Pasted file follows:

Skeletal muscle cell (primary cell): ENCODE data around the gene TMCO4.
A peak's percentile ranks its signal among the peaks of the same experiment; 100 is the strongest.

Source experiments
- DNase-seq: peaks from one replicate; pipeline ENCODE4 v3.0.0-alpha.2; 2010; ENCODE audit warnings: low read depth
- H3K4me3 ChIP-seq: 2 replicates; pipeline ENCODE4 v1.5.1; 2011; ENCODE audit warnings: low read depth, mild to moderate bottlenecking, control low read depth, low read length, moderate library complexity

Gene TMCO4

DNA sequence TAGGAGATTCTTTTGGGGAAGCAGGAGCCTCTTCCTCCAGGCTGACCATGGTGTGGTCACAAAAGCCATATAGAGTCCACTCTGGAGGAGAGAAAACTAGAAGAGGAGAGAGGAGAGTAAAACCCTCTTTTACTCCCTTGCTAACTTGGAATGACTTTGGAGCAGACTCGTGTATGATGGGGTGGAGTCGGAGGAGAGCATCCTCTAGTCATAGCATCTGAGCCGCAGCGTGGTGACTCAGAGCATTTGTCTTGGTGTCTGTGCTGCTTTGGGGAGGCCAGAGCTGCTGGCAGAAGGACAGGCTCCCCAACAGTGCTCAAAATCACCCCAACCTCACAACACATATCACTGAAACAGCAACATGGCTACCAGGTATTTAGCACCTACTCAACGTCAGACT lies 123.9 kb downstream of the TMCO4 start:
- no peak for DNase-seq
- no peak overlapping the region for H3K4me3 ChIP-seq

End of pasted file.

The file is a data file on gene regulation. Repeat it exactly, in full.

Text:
Skeletal muscle cell (primary cell): ENCODE data around the gene TMCO4.
A peak's percentile ranks its signal among the peaks of the same experiment; 100 is the strongest.

Source experiments
- DNase-seq: peaks from one replicate; pipeline ENCODE4 v3.0.0-alpha.2; 2010; ENCODE audit warnings: low read depth
- H3K4me3 ChIP-seq: 2 replicates; pipeline ENCODE4 v1.5.1; 2011; ENCODE audit warnings: low read depth, mild to moderate bottlenecking, control low read depth, low read length, moderate library complexity

Gene TMCO4

DNA sequence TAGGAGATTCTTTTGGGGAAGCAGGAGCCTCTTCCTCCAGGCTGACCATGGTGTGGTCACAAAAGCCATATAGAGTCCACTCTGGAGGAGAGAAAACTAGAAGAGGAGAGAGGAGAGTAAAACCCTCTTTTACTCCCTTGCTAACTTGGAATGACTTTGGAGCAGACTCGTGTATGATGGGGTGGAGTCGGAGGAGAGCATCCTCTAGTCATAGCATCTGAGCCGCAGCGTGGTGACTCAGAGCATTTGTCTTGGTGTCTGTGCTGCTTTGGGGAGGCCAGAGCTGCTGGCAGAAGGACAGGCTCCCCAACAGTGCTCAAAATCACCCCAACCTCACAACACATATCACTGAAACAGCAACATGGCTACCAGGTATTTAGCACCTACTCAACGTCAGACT lies 123.9 kb downstream of the TMCO4 start:
- no peak for DNase-seq
- no peak overlapping the region for H3K4me3 ChIP-seq